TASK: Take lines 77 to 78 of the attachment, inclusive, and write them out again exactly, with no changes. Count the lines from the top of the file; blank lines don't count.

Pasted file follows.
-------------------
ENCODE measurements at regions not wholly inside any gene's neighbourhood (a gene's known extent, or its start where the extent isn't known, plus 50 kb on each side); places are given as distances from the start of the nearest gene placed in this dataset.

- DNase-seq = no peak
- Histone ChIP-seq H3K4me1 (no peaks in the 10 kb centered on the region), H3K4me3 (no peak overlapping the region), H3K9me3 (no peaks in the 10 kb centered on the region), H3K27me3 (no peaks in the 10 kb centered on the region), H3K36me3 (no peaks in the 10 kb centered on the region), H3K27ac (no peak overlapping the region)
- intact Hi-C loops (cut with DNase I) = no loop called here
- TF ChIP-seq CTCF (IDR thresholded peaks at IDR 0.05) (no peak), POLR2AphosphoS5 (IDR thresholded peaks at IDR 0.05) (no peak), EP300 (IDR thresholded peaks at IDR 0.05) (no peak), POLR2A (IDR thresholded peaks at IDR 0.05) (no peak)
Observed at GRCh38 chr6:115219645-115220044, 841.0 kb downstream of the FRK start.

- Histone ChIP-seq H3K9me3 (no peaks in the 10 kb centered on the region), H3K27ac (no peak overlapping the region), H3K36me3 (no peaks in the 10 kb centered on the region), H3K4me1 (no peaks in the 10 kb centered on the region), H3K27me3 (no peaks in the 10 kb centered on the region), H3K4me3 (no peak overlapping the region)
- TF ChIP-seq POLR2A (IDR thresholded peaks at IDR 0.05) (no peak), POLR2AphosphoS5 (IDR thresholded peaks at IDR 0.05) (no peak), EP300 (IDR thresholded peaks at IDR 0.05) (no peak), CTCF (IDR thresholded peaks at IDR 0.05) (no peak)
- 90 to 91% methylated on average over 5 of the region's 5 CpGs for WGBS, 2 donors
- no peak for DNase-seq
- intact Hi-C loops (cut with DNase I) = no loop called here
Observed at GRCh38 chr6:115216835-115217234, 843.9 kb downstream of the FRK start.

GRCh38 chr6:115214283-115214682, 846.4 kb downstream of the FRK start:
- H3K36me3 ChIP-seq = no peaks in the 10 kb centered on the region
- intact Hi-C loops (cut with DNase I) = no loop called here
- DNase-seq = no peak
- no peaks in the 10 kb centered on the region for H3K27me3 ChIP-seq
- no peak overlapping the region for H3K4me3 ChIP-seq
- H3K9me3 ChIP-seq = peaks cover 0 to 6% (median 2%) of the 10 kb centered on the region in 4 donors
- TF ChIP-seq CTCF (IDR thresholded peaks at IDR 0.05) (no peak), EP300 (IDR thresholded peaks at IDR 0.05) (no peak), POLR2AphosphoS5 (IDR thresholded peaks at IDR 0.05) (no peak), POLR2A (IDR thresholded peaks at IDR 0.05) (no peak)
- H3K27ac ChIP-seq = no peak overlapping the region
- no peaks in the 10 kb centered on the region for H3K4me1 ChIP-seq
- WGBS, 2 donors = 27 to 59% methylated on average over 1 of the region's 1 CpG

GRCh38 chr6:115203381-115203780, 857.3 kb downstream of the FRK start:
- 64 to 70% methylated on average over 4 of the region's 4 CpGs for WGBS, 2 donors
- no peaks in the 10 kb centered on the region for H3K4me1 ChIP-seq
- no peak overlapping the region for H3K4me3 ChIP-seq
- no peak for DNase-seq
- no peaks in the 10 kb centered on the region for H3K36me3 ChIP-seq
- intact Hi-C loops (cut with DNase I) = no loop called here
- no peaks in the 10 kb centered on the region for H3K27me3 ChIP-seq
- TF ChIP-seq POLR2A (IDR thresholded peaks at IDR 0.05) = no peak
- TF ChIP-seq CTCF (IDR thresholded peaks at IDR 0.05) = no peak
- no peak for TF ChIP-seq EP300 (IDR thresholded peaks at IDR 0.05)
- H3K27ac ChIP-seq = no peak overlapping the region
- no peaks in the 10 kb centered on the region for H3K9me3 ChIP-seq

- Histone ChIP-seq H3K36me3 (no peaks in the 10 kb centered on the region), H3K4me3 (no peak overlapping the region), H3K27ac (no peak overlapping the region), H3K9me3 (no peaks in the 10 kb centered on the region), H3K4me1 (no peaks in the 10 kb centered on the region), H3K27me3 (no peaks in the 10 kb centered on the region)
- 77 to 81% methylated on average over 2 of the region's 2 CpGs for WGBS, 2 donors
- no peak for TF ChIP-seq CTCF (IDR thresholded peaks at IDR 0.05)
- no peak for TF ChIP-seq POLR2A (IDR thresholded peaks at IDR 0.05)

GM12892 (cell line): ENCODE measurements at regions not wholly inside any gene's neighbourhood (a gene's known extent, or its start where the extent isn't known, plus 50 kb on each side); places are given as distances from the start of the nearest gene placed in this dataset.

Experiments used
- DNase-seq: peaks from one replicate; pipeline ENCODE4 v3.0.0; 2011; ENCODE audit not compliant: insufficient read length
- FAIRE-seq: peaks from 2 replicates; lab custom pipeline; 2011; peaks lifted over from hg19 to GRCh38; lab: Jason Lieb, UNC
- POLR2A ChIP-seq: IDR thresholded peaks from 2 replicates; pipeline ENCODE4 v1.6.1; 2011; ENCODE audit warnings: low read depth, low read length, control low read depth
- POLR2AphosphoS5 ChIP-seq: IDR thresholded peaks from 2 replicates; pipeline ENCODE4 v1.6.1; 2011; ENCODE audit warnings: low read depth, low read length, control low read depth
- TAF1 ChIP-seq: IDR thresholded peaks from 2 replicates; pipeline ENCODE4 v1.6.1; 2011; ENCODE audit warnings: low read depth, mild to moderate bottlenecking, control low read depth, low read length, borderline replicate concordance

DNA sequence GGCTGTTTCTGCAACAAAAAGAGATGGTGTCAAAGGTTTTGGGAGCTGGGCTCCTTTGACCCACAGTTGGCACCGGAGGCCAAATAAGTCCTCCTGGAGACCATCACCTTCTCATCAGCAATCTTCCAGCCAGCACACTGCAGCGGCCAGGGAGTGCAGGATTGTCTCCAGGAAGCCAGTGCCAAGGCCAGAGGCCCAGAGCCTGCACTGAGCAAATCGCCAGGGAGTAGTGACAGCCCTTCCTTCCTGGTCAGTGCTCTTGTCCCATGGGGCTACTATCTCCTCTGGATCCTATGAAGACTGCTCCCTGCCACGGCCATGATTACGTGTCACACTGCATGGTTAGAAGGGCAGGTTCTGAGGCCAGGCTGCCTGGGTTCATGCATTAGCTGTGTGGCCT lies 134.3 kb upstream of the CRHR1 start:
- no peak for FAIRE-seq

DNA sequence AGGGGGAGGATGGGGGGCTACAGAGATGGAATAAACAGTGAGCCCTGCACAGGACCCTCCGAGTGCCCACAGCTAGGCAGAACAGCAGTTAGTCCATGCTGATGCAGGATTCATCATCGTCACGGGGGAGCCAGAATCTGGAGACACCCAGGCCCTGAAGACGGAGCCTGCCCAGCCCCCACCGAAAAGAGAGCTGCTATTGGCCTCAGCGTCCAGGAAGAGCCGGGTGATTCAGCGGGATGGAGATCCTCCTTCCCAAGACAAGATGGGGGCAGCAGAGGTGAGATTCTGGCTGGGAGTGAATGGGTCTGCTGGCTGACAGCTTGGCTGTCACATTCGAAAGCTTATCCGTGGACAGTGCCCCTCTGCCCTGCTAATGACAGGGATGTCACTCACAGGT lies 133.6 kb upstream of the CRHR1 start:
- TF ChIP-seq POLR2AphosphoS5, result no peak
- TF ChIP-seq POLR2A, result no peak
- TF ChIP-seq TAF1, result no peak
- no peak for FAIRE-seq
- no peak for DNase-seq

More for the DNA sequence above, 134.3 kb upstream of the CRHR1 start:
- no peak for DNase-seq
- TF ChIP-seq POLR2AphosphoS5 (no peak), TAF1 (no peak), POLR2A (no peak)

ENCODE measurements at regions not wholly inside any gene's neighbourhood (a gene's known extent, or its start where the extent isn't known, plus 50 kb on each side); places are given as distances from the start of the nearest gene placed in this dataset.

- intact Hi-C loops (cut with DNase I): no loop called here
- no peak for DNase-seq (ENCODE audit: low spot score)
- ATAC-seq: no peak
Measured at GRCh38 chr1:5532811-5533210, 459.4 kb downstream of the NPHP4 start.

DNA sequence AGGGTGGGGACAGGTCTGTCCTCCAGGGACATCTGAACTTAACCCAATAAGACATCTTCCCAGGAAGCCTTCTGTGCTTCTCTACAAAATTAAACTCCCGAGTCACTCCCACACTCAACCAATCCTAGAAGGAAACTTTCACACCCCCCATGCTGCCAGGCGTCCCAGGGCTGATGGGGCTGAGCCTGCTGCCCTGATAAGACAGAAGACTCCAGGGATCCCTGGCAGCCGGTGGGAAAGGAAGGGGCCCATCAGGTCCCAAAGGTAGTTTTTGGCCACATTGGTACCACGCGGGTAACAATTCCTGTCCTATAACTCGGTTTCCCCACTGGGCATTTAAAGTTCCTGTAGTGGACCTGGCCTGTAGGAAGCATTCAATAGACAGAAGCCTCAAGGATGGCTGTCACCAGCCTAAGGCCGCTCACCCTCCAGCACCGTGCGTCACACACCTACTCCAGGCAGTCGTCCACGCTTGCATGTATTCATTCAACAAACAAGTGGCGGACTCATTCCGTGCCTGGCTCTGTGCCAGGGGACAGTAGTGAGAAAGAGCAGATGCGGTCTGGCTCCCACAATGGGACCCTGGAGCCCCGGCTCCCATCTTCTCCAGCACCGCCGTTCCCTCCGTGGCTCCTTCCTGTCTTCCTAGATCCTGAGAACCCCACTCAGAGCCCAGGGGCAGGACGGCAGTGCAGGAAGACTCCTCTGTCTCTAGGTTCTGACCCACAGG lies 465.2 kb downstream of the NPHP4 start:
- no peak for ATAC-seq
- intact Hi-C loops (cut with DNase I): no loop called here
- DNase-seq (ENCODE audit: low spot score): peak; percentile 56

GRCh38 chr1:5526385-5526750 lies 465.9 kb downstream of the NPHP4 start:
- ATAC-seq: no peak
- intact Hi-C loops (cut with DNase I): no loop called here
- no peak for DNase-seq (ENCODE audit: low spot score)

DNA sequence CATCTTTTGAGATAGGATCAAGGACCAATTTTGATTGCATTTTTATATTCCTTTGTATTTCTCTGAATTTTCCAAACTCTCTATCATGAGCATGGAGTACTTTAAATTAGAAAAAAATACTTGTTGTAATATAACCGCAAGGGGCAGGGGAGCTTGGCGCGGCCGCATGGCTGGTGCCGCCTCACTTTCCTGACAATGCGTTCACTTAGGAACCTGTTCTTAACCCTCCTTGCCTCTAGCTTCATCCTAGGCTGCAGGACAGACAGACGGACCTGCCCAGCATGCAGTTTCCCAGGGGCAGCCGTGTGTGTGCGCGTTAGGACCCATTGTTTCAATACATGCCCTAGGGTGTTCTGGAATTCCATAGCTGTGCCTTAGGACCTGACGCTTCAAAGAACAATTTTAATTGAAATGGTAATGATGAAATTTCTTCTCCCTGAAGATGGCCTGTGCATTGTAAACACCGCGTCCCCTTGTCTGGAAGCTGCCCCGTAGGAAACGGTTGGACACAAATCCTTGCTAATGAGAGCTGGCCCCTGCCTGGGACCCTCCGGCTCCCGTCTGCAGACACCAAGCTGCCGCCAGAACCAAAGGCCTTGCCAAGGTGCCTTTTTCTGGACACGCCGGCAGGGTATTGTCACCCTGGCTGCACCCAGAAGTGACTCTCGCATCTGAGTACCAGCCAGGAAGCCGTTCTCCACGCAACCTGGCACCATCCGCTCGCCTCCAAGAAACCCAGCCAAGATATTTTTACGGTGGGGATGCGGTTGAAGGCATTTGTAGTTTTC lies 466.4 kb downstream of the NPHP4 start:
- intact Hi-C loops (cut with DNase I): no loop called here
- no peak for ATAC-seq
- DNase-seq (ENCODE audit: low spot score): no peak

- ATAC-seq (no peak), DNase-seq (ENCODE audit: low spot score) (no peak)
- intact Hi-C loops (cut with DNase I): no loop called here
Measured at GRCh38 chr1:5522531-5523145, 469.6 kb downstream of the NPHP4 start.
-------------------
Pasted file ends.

- intact Hi-C loops (cut with DNase I): no loop called here
Measured at GRCh38 chr1:5522531-5523145, 469.6 kb downstream of the NPHP4 start.